Down 80% From Its 2021 High, Is Dogecoin a Buy?


The overall cryptocurrency market lost roughly 10% of its value in the six-day span from Jan. 5 to Jan. 11. Because of digital currencies’ volatile and unproven nature, investors are most likely parting ways with them due to the elevated uncertainty facing the economy today. Topics like inflation, the Fed’s actions, and the ongoing pandemic are spurring a rush to safer assets. 

Dogecoin (CRYPTO:DOGE), the once-surging meme coin that sparked interest on social media from the likes of Tesla CEO Elon Musk, is probably the most speculative cryptocurrency out there. And for whatever reason, its price has come crashing down over the past several months, enticing daring investors to possibly add it to their portfolios, hoping for a quick profit. 

Is Dogecoin a buy now that it’s massively off its 2021 high? 

A Shiba Inu dog on the beach.

Image source: Getty Images.

An overview of Dogecoin 

Dogecoin was created as a joke in 2013 by two software engineers, Billy Markus and Jackson Palmer, who met online. Based on the popular meme at the time of a Shiba Inu dog, the cryptocurrency was meant to be a fun competitor to Bitcoin (CRYPTO: BTC). It carries the same consensus mechanism, called proof of work, as the world’s most valuable cryptocurrency, and it’s also a payments network. This requires miners to use huge amounts of computing power in order to solve complex math problems to earn the right to validate a transaction on the blockchain. 

Surprisingly, Dogecoin quickly gained a following since its founding a little over eight years ago. It has skyrocketed more than 37,000% in value during this time primarily as a result of hype built on social media. When the meme-stock craze, characterized by the soaring prices of AMC Entertainment Holdings and GameStop, took hold of the market a year ago, Dogecoin rode this trend to new heights. 

But compared to cryptocurrencies like Bitcoin, which is slowly becoming a legitimate digital store of value, and Ethereum, the most-popular programmable blockchain that encourages development of decentralized applications and non-fungible tokens, Dogecoin has no use in our daily lives. It is accepted as a method of payment by 1,900 merchants worldwide, a ridiculously tiny number.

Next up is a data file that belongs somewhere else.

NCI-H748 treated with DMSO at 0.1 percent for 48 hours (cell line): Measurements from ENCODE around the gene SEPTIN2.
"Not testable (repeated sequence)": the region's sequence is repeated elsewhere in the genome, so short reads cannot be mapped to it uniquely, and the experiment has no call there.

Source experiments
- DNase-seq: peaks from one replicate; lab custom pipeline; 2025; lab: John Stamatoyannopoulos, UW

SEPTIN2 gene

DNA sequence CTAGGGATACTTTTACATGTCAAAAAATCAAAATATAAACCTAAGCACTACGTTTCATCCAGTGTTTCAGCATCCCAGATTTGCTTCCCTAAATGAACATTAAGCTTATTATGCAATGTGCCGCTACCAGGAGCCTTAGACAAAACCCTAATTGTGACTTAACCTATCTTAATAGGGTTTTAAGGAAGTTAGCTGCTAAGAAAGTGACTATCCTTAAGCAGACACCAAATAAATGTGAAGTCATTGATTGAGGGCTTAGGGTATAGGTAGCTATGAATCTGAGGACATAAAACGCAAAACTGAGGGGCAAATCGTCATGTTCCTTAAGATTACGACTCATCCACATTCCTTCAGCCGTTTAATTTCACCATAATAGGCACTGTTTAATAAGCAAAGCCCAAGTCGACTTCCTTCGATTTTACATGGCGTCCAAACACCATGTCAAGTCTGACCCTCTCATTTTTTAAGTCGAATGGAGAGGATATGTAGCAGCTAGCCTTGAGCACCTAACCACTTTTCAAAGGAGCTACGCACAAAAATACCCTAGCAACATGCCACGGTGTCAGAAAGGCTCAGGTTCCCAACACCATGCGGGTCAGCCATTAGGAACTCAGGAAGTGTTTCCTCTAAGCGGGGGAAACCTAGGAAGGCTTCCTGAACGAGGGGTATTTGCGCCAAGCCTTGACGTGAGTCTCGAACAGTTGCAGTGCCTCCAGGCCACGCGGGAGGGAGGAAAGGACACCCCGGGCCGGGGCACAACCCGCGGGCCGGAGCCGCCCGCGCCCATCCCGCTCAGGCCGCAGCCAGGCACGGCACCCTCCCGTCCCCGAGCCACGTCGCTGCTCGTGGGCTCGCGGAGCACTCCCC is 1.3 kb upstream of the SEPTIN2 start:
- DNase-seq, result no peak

And the basic economic principles of Dogecoin make it extremely difficult for the token to rise in value. There are currently 130 billion coins circulating, with an additional 10,000 created every minute. That’s why the price of DOGE, Dogecoin’s native token, is so small at just over $0.15. Demand would need to outpace a rapidly increasing supply to support price appreciation. 

Should you buy Dogecoin? 

Based entirely on the fact that Dogecoin has no real-world utility, I don’t recommend investors buy it. With the price significantly down from its recent high, scooping up this meme coin might seem like a low-risk move with big upside. But your buying would be based purely on speculation, hoping that the coin becomes popular again and the price pops. No one can predict with even the slightest accuracy if this will happen or where the price of Dogecoin is going next. Therefore, this is not a solid investment strategy. 

If you’re interested in putting some money to work in the crypto space, there are much better options than Dogecoin. 

This article represents the opinion of the writer, who may disagree with the “official” recommendation position of a Motley Fool premium advisory service. We’re motley! Questioning an investing thesis — even one of our own — helps us all think critically about investing and make decisions that help us become smarter, happier, and richer.

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